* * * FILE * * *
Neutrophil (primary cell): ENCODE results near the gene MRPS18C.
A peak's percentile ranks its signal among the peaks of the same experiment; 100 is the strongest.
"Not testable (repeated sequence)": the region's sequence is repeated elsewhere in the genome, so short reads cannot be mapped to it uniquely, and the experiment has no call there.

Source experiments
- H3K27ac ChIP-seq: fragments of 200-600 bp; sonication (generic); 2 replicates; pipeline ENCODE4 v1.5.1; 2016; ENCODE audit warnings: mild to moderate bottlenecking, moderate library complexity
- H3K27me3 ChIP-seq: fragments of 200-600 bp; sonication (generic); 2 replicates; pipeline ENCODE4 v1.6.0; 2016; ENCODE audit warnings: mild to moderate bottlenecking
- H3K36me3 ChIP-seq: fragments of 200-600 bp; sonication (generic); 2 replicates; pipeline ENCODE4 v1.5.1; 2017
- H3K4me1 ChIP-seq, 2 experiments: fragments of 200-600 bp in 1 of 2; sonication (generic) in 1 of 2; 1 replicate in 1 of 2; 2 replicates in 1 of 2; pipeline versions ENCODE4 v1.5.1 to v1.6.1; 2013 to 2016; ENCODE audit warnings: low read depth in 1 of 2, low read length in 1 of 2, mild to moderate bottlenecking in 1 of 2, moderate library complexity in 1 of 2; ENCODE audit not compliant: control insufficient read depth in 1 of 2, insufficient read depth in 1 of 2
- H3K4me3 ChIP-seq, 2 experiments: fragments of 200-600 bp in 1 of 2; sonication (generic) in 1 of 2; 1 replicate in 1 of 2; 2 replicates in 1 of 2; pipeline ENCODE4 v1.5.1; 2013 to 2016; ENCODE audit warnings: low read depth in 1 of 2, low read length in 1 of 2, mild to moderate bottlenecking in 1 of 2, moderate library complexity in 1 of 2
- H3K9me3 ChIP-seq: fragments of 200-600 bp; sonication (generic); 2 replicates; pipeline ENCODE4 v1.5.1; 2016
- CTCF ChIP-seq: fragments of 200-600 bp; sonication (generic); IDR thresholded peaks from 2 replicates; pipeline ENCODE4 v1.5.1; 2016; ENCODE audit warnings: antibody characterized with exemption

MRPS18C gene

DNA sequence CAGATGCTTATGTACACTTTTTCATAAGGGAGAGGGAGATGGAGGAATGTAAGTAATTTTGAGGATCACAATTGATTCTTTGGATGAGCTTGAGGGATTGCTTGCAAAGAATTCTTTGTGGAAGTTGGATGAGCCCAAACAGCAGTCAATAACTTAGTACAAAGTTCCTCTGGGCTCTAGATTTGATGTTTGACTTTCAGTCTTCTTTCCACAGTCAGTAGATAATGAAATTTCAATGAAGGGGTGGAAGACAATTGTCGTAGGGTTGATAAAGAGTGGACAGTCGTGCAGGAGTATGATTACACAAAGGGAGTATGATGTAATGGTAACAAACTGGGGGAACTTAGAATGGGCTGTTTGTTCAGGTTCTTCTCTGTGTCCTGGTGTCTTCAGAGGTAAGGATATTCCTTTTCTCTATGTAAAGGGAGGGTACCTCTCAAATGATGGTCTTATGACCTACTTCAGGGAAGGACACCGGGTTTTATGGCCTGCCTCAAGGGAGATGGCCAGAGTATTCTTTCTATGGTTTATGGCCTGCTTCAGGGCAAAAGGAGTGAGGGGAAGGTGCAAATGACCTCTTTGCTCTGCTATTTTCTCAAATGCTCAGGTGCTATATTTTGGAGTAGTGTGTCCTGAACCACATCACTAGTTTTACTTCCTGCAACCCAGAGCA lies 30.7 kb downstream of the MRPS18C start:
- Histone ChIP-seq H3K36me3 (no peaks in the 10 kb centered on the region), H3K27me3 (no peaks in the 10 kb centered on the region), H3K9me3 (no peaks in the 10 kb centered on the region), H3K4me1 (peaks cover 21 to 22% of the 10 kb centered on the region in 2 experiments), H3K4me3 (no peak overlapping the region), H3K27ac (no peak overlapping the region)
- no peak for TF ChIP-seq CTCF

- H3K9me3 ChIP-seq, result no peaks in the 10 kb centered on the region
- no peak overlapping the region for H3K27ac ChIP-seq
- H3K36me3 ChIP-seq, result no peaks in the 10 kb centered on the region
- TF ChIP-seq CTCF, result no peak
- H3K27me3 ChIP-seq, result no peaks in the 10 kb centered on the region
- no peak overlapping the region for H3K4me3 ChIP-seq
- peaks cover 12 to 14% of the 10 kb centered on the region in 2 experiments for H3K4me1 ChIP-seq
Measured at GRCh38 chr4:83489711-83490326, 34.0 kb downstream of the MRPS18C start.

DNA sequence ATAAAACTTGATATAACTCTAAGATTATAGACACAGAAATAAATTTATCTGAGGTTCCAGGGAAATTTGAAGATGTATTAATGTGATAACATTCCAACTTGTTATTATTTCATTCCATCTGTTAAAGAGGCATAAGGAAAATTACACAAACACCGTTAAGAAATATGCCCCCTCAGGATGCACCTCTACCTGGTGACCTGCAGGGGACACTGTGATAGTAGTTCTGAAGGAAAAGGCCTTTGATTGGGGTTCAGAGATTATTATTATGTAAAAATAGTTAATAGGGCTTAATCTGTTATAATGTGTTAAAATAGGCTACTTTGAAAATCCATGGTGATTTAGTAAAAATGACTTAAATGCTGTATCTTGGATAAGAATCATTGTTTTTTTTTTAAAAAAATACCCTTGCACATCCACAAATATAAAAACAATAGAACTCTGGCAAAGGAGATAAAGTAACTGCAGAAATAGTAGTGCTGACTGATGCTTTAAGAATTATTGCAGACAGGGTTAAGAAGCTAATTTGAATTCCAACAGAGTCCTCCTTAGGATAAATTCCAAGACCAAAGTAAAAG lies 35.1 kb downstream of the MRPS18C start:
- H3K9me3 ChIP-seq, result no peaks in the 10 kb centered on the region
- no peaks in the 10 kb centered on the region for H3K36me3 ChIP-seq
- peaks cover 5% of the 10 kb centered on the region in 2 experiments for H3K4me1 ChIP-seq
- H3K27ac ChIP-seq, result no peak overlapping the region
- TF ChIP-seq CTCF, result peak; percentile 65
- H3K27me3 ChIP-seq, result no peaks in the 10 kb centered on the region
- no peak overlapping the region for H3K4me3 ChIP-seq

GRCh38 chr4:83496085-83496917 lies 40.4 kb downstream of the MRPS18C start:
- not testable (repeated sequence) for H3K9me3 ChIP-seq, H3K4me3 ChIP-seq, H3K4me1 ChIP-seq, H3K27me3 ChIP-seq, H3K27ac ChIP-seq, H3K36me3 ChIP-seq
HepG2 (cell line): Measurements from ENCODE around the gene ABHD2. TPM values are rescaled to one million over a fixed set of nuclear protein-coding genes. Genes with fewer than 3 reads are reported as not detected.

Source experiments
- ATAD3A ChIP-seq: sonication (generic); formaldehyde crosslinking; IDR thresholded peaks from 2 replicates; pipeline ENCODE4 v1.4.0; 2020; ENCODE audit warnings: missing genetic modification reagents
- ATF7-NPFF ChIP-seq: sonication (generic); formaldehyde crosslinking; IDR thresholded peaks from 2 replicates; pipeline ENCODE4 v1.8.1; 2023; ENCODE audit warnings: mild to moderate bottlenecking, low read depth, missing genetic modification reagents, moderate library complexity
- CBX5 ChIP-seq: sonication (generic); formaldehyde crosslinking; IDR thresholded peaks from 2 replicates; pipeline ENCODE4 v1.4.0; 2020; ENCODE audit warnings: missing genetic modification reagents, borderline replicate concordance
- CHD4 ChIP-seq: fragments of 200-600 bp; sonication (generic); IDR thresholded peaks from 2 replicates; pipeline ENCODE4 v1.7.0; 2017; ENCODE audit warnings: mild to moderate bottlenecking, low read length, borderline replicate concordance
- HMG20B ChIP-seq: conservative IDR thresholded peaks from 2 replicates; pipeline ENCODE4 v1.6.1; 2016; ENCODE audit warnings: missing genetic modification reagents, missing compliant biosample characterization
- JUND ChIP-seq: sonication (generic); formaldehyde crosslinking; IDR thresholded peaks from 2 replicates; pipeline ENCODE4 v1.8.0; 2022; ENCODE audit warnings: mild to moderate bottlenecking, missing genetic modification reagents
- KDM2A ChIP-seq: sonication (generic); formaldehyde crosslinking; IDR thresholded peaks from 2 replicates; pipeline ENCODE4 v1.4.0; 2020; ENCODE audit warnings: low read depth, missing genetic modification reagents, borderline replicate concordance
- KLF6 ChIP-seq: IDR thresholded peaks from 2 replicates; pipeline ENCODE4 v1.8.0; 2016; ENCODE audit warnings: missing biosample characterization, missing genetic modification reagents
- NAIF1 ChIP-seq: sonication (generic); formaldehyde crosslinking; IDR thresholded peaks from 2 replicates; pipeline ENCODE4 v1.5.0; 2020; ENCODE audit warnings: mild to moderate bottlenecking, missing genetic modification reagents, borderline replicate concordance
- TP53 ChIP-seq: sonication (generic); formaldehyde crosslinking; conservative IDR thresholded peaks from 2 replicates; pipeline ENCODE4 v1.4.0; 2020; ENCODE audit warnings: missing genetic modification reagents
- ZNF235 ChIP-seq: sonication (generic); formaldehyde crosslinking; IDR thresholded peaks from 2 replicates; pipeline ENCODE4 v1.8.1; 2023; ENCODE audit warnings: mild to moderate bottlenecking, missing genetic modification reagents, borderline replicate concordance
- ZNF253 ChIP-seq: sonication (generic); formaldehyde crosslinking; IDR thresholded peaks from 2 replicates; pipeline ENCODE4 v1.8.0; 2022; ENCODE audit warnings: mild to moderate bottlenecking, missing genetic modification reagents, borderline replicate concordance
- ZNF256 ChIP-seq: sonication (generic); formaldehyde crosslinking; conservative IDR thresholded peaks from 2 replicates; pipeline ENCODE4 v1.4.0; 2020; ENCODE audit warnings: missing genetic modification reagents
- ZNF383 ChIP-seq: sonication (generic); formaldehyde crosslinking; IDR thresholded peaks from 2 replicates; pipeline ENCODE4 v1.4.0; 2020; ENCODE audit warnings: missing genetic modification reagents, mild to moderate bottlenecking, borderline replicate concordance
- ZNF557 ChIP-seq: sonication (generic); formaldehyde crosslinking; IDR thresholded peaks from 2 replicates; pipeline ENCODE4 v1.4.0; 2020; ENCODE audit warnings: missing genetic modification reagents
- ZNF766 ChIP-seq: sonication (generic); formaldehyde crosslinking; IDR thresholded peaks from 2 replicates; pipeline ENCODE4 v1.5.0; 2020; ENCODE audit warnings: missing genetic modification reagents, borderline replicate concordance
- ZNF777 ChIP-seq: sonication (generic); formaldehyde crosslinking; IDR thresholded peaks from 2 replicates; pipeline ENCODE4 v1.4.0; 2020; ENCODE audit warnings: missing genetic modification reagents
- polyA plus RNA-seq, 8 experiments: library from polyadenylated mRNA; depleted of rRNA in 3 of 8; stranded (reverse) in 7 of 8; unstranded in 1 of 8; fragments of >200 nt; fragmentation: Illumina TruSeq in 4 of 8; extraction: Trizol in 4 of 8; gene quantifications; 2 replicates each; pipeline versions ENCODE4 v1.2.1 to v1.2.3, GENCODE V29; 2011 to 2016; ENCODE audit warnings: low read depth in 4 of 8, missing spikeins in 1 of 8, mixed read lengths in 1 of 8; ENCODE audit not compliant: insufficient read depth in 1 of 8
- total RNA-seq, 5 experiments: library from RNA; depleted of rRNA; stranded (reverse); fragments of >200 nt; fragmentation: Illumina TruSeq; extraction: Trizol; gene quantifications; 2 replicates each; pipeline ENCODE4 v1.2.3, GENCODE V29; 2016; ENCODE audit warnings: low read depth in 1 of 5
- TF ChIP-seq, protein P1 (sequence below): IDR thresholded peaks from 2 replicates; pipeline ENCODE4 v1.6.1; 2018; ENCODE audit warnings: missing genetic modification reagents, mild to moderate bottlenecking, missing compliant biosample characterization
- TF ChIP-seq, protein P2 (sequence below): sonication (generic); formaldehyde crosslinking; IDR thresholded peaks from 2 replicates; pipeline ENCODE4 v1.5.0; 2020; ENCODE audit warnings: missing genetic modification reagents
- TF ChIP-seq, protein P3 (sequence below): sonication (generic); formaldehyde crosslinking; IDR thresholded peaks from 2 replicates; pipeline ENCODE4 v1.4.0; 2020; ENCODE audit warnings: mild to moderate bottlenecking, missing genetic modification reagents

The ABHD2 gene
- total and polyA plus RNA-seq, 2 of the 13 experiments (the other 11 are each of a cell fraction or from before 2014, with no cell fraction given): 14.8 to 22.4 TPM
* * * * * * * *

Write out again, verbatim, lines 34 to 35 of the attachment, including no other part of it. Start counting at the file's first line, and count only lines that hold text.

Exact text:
HepG2 (cell line): Measurements from ENCODE around the gene ABHD2. TPM values are rescaled to one million over a fixed set of nuclear protein-coding genes. Genes with fewer than 3 reads are reported as not detected.

Source experiments